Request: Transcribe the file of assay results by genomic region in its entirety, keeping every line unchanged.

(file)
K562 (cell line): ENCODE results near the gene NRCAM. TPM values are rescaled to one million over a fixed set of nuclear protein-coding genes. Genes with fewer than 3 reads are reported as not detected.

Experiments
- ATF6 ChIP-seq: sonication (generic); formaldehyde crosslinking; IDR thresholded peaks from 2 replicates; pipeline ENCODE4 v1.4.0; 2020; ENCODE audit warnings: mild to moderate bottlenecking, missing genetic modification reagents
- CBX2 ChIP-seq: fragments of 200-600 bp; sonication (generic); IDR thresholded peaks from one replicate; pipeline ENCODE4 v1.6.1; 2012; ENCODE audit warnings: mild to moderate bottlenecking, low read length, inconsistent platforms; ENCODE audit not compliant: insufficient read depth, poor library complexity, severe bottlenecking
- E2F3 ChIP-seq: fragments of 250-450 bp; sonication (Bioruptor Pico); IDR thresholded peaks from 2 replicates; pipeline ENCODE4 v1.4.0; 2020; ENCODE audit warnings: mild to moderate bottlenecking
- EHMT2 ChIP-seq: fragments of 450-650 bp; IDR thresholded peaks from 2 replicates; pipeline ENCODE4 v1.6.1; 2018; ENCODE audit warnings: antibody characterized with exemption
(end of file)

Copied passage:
K562 (cell line): ENCODE results near the gene NRCAM. TPM values are rescaled to one million over a fixed set of nuclear protein-coding genes. Genes with fewer than 3 reads are reported as not detected.

Experiments
- ATF6 ChIP-seq: sonication (generic); formaldehyde crosslinking; IDR thresholded peaks from 2 replicates; pipeline ENCODE4 v1.4.0; 2020; ENCODE audit warnings: mild to moderate bottlenecking, missing genetic modification reagents
- CBX2 ChIP-seq: fragments of 200-600 bp; sonication (generic); IDR thresholded peaks from one replicate; pipeline ENCODE4 v1.6.1; 2012; ENCODE audit warnings: mild to moderate bottlenecking, low read length, inconsistent platforms; ENCODE audit not compliant: insufficient read depth, poor library complexity, severe bottlenecking
- E2F3 ChIP-seq: fragments of 250-450 bp; sonication (Bioruptor Pico); IDR thresholded peaks from 2 replicates; pipeline ENCODE4 v1.4.0; 2020; ENCODE audit warnings: mild to moderate bottlenecking
- EHMT2 ChIP-seq: fragments of 450-650 bp; IDR thresholded peaks from 2 replicates; pipeline ENCODE4 v1.6.1; 2018; ENCODE audit warnings: antibody characterized with exemption